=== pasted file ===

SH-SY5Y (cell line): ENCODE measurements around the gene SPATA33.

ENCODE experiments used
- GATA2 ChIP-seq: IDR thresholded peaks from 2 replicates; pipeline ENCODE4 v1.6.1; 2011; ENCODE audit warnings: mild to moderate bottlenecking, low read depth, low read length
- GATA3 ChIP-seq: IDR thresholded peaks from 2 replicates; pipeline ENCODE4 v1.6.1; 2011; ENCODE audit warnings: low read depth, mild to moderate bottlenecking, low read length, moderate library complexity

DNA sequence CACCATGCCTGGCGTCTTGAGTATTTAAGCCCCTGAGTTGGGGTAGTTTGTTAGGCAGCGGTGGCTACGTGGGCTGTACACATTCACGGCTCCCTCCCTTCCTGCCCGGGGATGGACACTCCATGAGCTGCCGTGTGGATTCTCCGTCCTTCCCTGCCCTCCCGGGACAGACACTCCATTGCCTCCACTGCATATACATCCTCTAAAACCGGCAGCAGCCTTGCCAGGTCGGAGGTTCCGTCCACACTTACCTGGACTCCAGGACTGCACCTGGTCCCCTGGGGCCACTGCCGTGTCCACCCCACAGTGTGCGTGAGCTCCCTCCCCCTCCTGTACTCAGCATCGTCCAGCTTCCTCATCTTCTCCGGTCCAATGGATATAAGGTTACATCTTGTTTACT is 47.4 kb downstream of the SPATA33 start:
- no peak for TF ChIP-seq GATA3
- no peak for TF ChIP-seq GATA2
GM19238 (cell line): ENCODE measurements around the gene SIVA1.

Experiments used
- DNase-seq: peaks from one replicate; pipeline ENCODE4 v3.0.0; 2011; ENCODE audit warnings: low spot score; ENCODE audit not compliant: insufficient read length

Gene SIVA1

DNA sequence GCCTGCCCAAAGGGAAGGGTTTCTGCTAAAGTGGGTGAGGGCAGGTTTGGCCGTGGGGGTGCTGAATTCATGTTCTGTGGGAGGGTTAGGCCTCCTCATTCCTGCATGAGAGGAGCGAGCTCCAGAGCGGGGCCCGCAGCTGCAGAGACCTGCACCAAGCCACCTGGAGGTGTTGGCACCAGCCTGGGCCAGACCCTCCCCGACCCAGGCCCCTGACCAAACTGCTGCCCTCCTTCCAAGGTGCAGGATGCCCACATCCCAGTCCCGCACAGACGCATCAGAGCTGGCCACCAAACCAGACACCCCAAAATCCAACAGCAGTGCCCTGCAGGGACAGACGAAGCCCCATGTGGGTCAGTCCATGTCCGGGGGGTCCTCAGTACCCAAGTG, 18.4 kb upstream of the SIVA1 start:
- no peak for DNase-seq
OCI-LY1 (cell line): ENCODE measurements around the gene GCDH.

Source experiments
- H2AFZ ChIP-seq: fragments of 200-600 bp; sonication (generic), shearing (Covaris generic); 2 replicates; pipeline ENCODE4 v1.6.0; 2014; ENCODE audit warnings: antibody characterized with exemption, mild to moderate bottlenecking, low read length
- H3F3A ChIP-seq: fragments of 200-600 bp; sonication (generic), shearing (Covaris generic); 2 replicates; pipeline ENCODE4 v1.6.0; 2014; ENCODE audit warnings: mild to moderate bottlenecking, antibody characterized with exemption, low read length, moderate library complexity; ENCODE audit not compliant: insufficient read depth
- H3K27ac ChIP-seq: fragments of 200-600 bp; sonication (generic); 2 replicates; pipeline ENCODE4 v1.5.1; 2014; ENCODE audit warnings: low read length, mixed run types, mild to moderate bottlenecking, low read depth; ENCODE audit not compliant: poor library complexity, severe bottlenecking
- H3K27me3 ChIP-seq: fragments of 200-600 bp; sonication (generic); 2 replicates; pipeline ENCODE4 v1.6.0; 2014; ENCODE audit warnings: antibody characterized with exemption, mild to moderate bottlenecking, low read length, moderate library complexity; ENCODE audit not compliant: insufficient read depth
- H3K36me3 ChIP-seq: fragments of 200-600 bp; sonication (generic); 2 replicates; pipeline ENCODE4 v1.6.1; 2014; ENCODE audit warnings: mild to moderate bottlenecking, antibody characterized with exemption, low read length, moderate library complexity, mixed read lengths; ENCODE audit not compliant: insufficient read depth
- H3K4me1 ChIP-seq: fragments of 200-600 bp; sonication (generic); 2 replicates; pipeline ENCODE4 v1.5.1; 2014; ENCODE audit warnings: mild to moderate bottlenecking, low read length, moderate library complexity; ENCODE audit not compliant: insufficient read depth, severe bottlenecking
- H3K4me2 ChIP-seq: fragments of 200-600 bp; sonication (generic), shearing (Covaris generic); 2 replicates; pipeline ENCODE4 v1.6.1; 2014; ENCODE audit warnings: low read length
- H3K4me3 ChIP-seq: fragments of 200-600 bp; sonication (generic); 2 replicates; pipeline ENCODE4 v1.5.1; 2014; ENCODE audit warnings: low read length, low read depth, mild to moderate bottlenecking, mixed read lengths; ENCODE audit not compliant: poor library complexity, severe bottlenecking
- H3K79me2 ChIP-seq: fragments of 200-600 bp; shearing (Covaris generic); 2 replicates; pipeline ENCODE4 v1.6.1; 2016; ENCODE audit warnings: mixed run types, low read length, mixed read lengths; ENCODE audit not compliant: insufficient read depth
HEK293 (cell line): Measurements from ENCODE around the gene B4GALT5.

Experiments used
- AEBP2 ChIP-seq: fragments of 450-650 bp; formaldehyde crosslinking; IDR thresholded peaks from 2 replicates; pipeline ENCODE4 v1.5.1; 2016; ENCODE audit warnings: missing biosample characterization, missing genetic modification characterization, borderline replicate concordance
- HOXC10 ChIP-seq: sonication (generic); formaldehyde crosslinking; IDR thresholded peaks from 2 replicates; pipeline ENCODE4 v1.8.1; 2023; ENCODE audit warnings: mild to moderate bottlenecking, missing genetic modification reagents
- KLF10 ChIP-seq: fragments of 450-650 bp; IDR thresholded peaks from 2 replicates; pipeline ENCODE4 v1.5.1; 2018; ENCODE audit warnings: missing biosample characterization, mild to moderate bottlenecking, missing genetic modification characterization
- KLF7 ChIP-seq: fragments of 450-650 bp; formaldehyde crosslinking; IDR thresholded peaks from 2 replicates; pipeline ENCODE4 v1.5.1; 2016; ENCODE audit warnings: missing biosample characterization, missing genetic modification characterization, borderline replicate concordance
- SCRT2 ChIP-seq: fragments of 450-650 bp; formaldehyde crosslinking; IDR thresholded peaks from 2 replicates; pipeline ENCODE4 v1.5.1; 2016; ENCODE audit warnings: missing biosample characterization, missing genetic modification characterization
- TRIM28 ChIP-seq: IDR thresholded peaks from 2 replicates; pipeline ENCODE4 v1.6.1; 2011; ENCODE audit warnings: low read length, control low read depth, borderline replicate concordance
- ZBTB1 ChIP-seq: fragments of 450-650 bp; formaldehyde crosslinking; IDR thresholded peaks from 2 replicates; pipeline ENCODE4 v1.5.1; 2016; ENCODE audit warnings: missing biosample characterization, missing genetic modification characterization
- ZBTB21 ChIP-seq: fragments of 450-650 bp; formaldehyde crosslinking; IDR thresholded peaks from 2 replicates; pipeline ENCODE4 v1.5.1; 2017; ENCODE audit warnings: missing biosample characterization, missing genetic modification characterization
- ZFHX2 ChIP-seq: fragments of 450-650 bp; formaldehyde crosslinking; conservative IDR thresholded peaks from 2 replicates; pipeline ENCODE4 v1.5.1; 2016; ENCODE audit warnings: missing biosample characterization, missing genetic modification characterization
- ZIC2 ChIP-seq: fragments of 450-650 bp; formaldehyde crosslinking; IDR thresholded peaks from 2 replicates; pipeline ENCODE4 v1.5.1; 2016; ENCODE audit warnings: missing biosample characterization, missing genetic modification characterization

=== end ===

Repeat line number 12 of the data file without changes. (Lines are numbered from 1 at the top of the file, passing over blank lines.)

DNA sequence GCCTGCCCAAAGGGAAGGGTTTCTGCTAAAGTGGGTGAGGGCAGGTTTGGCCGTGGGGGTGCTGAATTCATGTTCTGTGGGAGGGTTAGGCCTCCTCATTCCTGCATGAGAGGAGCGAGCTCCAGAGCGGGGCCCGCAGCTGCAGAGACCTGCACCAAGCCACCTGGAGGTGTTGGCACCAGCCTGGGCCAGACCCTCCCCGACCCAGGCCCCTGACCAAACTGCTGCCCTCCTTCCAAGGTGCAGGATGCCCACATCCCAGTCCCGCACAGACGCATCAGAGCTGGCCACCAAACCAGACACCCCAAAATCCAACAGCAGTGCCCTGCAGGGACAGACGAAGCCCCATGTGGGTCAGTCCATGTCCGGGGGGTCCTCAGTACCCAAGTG, 18.4 kb upstream of the SIVA1 start: